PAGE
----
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J’Amy Brown

Montecito’s Politics Are on Fire


Thursday, October 25, 2012
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HEAT’S ON ROY JENSEN: Who says nothing ever happens in Montecito? Right now the fire district’s got a red-hot firecracker of an election coming up, featuring good ol’ boy Roy Jensen, who’s pretty much run the board since Gerald Ford was president.

Now 84, Jensen was a Montecito firefighter in the 1950s, opened a service station, and joined the board 37 years ago. Since then, he’s usually gotten his way, raising the pay, benefits, and pensions, but creating one of the most costly fire districts in Santa Barbara County.

Barney Brantingham

“I have never seen anything like it, never anything like this” election fuss, retired fire chief Ron McClain told me. In fact, McClain and three other retired chiefs have gotten hip-deep into the controversy, actively campaigning for Jensen and three others. Other Montecitans are saying that it’s time for Roy to go.

“I’ve seen him blow up” at board meetings, “and I’ve seen him cry,” McClain said. “I would love to see Roy back.” But Roy may not be back after votes are counted November 6 for the first contested Montecito Fire Protection District in memory.

“He has run that board with an iron fist and should be replaced by someone with new ideas and more energy,” argues Gene Sinser, one of eight candidates on the ballot. Sinser, who lives across the street from the much-debated proposed fire station at the east end of the district, strongly questions whether the project pencils out financially. “It just doesn’t make sense.”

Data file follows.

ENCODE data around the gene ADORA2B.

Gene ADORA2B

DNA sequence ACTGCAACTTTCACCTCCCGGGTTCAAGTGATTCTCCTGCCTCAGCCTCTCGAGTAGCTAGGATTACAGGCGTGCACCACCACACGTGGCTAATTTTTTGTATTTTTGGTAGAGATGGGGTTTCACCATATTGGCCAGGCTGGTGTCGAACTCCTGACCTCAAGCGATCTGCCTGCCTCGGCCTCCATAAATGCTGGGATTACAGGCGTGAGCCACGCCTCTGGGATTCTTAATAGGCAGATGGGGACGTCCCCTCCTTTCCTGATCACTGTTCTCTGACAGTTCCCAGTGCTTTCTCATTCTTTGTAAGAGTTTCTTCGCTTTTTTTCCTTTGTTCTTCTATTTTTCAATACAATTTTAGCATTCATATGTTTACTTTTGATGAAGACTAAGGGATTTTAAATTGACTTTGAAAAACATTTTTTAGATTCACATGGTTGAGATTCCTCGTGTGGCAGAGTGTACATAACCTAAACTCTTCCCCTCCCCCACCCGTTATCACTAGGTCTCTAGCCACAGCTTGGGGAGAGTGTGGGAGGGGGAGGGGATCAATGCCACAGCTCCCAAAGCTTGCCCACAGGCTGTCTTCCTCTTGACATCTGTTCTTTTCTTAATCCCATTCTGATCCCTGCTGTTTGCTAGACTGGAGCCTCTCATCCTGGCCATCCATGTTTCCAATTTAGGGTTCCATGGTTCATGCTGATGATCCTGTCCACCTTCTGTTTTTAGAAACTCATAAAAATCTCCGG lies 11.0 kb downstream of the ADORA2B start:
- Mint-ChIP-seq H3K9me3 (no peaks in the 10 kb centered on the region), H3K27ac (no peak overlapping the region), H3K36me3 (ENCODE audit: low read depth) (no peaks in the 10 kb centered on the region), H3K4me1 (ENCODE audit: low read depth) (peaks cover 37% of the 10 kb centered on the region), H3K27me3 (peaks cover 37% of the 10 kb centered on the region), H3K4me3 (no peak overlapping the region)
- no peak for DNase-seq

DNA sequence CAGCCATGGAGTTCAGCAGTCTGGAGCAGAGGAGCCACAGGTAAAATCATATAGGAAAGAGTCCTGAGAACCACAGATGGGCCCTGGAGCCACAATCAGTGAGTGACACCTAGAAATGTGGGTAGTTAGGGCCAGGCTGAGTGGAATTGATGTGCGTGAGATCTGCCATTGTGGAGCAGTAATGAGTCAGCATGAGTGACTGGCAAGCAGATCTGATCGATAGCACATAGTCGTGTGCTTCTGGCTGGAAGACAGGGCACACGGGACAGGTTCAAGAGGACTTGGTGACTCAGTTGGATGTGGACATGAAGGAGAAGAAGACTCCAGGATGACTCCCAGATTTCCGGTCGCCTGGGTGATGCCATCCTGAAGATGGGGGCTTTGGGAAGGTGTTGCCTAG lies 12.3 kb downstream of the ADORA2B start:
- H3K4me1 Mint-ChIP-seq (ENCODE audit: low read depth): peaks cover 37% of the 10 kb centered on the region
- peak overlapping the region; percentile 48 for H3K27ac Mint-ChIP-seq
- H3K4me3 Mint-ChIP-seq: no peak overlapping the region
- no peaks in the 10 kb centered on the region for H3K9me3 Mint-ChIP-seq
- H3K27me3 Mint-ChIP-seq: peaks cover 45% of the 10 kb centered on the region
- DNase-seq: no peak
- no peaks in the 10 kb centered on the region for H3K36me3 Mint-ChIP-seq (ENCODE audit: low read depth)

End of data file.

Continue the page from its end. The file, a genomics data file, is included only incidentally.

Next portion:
Then there’s the pension issue. Four retired chiefs, together collecting a total by some estimates of about $900,000 a year and not living in the district, have been beating the drum for Jensen and for candidates Martha Collins, Mindy Denson, and Warner Owens. Pensions come out of the state pension fund, but the district must dig down for annual contributions and for lifelong medical benefits.

Also on the ballot is Measure F, to increase the board from three members to five. Procedurally, it’s awkward to manage with just three, but Jensen has fought expansion for years and is still agin it. If the measure fails, two members will be elected November 6, but if it wins, four will be, including quite possibly the first woman in board history. Three women are running: Collins, Denson, and Susan Keller. The Montecito Journal has endorsed Collins and Keller, along with Sinser and Abe Powell. Also on the ballot is Peter van Duinwyck.

Jensen’s take is that everything’s fine. While the district has stashed about $8 million to buy the land and build the third station on East Valley Road, some of those who have studied the books say the district is running hand-to-mouth and may actually be in the red, with inadequate funds in sight to actually run the new station. “I’m not sure the station is financially feasible,” says Keller. “The community has yet to see clear figures on what it will cost to build it and operate it.” The district has not released cost projections so far.

Craig McCaw and two other nearby property owners have filed a suit challenging the fire station’s environmental impact report.